On 8 June 1861, voters in Tennessee approved a referendum to secede from the United States of America to join the Confederacy, the last state to do so.
Upon the end of the Civil War, Tennessee was the first of the seceding states to have its elected members re-admitted to the United States Congress, on 24 July 1866.
In the Reconstruction Era that followed, John and Sarah Watson moved their family from Georgia to Polk County, Tennessee.
The 1870 census recorded that John and Sarah lived on a farm in the Fifth Civil District of Polk County. They had seven children on the farm with them, as follows:
- Arbizensy Watson, female, born circa 1854 in Georgia
- Lucious Watson, male, born circa 1857 in Georgia
- William H Watson, male, born circa 1859 in Georgia
- Laura J Watson, female, born circa 1861 in Georgia
- Elizabeth Watson, female, born circa 1863 in Georgia
- Minerva (“Manurvy” on the census) Watson, female, born circa 1866 in Georgia
- Rixey Ann Watson, female, born 7 March 1869 in Tennessee.
Lucious and William worked the farm with their father. Arbizensy had her occupation listed as “at home”, while the rest of the girls had none recorded. Arbizensy, Lucious and William had all attended school within the previous year, but none of the children could read or write.
By 1872, the family had moved to Arkansas, where son John Watson was born that year.
Another daughter, Florance Watson, was born circa 1877 in Arkansas.
The 1880 census recorded the family living on a farm in Archey Valley Township, Van Buren County, Arkansas. Arbizensy had moved out, but John and Sarah still had the rest of the children with them. It was recorded that Sarah and the children could neither read nor write, but that Laura and Rixey had attended school within the census year.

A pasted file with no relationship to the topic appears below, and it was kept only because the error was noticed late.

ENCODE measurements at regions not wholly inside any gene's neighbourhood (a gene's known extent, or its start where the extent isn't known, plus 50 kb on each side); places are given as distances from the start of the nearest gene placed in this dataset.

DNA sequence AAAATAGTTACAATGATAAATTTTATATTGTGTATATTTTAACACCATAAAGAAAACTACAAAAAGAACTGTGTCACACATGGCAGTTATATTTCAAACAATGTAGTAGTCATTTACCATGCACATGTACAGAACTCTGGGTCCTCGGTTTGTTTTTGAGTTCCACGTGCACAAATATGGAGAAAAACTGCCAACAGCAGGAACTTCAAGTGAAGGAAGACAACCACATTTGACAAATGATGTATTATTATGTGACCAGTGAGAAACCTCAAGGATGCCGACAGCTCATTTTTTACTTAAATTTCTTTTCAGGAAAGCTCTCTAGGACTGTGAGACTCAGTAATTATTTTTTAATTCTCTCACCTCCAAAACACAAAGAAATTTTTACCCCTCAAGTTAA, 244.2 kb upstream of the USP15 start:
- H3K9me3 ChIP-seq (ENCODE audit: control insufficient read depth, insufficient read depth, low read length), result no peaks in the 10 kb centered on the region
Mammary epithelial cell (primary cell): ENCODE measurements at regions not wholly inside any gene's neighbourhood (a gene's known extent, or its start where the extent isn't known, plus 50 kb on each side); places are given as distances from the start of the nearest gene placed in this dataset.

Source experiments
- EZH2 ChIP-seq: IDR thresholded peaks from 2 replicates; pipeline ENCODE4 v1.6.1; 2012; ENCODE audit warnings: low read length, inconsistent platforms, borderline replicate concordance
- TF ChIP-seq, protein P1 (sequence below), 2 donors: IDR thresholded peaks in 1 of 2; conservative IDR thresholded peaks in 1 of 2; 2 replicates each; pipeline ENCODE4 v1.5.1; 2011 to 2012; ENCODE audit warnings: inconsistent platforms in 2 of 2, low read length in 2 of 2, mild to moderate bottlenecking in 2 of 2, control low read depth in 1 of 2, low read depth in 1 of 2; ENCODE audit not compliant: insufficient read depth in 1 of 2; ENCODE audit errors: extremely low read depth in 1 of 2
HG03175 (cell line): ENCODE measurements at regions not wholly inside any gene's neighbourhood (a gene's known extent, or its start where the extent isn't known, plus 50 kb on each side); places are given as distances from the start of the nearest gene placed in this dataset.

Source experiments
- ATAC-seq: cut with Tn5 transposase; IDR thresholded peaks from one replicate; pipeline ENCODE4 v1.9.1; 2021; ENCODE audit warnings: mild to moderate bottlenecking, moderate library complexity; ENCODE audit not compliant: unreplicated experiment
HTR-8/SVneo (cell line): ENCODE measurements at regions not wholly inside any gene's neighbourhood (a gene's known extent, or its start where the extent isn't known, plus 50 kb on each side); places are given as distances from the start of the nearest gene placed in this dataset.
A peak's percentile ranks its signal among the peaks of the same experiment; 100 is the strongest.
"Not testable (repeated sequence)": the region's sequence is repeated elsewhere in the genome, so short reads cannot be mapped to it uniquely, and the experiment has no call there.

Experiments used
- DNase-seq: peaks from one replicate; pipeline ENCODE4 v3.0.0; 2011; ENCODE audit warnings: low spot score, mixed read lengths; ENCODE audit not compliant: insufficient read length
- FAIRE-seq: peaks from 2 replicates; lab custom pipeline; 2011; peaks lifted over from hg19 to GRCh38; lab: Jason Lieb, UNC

By 1886, sixteen years old Rixey Watson was involved with a nineteen years old man named Patrick L. Bohannon of Bear Creek in Searcy County, which bordered Van Buren to the north. On 12 “Febry” 1886, Patrick paid a one hundred dollar bond for a marriage license, with C. B. Cotton signing as security. Since C. B. Cotton was also a Justice of the Peace, he performed the marriage ceremony for Patrick and Rixey on 18 February 1886. The marriage record was filed by M. Dampf, county clerk.
Circa 1887, Patrick and Rixey had their first child, a daughter named Sarah M Bohannon.
Unfortunately, there is no data from the 1890 census as it was destroyed in a fire in 1921.
On 31 December 1893, their daughter Sylvannia Bohannon was born.
Circa 1895, their son John Alexander Bohannon was born.
Rixey Ann Bohannon, née Watson, died on 17 October 1895 at the age of 26. She was interred at Bear Creek Cemetery in Searcy County, Arkansas.
Patrick would eventually remarry.
Rixey’s name variations include: “Rixey Watson” on the 1870 census; “Rixy A Watson” on the 1880 census; “Rixey A Watson” on the marriage documents; “Roxann Rixey Watson Bohannon” at Find A Grave. Member trees on Ancestry have her listed variously as “Rixey Ann Watson”, “Roxanne Watson”, and “Roxy Watson”. Since her middle initial was given as “A” on at least two sources, I suspect that the “Roxann” on her grave marker may be a conflation of “Rixey Ann”, so I have recorded her as Rixey Ann Watson in my own family tree.
Patrick was listed as “P.L. Bohannan” on the marriage documents. Many family trees online give his middle name as “Lyons,” but there is no documented source for it.
I thought this was Graham Ancestry! What has this got to do with the Grahams?
Well, there is an indirect connection here. Patrick and Rixey’s daughter Sylvannia Bohannon would marry James Madison Watts in 1912. James was the son of James Newton Siler Watts and Eliza Ann Graham.
But there is a direct connection you’ll have to wait to see.
Ancestry.com: United States Federal Census of 1870, 1880, and 1910; California Death Index, 1940 – 1997 (for Sylvannia); Social Security Death Index (for Sylvannia).
FamilySearch.org: Arkansas County Marriages, 1837 – 1957.
Find A Grave: Memorial for Roxann Rixey (Watson) Bohannon.